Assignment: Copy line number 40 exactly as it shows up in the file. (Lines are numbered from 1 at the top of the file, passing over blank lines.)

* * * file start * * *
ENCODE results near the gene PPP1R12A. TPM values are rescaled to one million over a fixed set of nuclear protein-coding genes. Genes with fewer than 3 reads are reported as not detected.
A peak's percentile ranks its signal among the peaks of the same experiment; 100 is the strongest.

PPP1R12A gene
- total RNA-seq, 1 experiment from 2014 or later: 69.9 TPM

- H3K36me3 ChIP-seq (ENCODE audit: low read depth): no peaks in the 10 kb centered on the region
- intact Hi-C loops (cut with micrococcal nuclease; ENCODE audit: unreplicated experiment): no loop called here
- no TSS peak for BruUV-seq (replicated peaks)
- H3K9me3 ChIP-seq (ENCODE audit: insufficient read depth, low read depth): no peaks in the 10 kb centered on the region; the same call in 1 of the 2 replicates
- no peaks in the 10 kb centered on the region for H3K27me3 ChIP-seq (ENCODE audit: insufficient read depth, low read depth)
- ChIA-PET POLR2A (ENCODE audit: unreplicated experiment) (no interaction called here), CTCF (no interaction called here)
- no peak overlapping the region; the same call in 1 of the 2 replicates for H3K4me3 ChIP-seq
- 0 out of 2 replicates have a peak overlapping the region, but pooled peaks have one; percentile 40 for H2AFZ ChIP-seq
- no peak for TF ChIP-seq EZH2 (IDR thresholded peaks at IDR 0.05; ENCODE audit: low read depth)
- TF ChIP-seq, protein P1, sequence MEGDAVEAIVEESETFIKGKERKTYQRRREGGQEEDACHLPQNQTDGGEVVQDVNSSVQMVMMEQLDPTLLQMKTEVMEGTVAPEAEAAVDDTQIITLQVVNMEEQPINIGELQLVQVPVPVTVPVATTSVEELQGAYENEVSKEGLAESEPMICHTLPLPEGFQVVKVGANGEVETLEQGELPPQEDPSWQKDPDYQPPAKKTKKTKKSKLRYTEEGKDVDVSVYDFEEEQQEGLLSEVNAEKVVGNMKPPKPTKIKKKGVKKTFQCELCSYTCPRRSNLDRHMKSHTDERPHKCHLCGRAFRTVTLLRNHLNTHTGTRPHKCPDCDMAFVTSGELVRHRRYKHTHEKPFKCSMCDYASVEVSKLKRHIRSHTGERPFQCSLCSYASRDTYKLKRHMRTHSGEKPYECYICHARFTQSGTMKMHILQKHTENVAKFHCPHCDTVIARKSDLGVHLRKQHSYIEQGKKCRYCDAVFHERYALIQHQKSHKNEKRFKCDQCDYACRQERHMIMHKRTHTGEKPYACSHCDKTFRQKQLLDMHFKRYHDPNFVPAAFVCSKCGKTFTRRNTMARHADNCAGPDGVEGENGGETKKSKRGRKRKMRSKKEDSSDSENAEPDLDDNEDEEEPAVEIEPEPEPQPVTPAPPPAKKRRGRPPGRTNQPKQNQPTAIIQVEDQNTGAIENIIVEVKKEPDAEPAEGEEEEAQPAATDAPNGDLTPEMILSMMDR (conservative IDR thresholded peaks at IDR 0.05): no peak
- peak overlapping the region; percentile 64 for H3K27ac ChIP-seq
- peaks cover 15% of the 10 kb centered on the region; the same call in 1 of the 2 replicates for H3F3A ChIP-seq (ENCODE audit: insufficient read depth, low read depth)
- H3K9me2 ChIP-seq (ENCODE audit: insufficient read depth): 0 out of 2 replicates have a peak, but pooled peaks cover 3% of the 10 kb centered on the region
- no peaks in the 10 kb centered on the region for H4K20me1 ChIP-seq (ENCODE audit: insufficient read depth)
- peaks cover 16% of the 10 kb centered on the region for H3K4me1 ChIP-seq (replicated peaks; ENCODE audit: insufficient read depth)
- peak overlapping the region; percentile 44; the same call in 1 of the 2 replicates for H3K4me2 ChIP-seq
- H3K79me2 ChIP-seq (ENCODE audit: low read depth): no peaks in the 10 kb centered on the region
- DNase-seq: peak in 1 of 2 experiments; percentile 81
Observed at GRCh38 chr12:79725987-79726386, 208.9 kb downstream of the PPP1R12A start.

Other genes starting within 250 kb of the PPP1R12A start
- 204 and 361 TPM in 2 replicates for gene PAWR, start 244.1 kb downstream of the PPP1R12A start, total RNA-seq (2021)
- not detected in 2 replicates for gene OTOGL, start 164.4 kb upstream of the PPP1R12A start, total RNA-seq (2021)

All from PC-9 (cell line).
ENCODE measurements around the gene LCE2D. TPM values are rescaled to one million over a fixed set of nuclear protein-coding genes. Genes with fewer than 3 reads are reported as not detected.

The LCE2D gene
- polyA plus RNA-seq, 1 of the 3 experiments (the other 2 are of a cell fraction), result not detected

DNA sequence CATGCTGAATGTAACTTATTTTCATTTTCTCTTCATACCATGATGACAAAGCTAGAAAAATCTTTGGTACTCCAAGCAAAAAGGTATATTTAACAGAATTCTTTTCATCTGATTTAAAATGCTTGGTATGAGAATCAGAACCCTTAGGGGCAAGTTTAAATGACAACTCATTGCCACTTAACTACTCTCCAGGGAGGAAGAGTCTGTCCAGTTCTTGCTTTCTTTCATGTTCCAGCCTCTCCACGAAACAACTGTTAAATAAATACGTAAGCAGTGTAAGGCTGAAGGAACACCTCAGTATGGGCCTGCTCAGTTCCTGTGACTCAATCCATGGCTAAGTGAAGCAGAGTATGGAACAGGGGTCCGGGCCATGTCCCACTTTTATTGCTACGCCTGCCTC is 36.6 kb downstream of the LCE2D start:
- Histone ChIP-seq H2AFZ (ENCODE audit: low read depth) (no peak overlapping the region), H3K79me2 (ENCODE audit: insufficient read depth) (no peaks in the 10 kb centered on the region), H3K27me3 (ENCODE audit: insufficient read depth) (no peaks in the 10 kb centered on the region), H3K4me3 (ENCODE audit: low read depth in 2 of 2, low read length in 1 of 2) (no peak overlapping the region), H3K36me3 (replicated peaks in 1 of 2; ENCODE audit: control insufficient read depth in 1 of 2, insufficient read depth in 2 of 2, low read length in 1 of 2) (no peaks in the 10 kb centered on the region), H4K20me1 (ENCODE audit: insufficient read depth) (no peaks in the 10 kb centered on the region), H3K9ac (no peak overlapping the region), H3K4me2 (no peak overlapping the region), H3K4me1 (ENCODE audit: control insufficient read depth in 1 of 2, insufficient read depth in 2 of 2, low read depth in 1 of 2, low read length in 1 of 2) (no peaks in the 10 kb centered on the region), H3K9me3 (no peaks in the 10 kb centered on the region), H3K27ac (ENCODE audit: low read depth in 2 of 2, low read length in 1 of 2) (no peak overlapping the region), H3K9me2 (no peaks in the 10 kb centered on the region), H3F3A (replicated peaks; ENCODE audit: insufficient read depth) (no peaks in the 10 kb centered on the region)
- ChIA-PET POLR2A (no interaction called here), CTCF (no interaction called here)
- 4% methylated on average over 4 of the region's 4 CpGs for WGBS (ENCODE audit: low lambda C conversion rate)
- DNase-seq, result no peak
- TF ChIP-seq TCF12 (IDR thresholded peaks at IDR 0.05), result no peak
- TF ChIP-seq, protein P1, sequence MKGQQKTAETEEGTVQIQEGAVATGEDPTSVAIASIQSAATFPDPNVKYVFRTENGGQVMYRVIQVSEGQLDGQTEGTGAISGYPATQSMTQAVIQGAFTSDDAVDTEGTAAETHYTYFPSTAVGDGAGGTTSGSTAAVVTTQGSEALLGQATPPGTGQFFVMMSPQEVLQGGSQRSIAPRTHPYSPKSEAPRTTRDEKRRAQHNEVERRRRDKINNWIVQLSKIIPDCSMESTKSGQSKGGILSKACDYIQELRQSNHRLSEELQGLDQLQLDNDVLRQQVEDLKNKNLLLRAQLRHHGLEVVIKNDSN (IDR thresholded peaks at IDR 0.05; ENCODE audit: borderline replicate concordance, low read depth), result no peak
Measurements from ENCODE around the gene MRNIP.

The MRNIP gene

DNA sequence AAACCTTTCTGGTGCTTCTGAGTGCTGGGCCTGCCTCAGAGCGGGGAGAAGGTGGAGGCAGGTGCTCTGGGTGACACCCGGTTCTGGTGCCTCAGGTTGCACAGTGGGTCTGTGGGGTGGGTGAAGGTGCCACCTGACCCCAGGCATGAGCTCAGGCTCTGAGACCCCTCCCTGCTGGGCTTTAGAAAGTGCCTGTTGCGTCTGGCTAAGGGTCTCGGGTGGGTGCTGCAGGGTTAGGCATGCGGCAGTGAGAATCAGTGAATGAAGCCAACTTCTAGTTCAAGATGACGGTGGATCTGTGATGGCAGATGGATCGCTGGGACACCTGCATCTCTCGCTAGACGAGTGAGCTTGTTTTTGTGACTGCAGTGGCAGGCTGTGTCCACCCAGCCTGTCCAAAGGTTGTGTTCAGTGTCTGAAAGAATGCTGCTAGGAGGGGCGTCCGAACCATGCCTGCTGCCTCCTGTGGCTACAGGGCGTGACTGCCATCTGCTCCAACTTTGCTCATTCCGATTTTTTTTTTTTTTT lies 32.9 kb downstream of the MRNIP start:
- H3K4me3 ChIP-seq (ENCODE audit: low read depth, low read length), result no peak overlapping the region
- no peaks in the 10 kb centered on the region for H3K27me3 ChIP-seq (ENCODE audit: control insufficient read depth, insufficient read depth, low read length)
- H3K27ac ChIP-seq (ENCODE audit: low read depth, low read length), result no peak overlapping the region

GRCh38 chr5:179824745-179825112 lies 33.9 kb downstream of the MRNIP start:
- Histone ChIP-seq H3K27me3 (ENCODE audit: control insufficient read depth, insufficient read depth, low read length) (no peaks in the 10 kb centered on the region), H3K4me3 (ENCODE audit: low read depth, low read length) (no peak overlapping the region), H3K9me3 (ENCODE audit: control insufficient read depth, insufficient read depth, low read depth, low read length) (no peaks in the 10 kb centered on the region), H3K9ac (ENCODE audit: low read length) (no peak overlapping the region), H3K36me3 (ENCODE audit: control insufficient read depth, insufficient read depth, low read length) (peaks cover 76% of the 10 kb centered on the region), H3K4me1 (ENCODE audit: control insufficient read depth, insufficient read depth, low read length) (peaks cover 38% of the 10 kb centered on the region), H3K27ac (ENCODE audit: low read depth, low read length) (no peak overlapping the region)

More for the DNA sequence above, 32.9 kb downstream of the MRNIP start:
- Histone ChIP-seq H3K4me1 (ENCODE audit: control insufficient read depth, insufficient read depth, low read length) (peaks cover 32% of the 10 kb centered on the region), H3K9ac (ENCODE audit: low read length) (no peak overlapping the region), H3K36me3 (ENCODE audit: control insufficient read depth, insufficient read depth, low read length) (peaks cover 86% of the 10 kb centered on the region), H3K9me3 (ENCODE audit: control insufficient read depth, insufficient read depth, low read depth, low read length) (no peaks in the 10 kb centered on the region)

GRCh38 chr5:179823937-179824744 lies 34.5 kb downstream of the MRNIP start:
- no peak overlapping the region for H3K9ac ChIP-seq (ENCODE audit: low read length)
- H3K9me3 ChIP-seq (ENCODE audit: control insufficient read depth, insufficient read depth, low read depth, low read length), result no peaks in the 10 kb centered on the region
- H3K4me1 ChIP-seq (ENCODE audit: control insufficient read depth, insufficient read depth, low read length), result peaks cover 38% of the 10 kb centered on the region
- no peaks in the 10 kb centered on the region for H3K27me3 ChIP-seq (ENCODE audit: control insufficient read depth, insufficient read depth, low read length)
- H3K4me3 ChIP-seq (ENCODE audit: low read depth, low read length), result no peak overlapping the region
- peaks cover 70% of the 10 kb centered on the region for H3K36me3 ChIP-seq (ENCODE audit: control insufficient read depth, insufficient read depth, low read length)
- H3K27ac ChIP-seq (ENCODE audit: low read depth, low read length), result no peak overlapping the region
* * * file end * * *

DNA sequence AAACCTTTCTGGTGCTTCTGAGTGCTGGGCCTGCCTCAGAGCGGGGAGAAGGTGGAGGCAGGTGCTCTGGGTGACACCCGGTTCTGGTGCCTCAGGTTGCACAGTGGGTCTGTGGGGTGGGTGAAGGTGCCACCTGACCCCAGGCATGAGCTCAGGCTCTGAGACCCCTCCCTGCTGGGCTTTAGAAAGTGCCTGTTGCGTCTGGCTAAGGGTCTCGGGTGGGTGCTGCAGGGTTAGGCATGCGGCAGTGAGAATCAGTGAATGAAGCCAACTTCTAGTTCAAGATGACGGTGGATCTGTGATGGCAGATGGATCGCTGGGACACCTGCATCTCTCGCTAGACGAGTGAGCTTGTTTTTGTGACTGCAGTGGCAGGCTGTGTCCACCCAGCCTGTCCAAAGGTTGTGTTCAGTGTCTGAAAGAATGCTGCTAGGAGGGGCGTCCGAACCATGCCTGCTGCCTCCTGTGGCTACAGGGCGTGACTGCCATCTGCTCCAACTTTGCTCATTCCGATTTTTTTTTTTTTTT lies 32.9 kb downstream of the MRNIP start: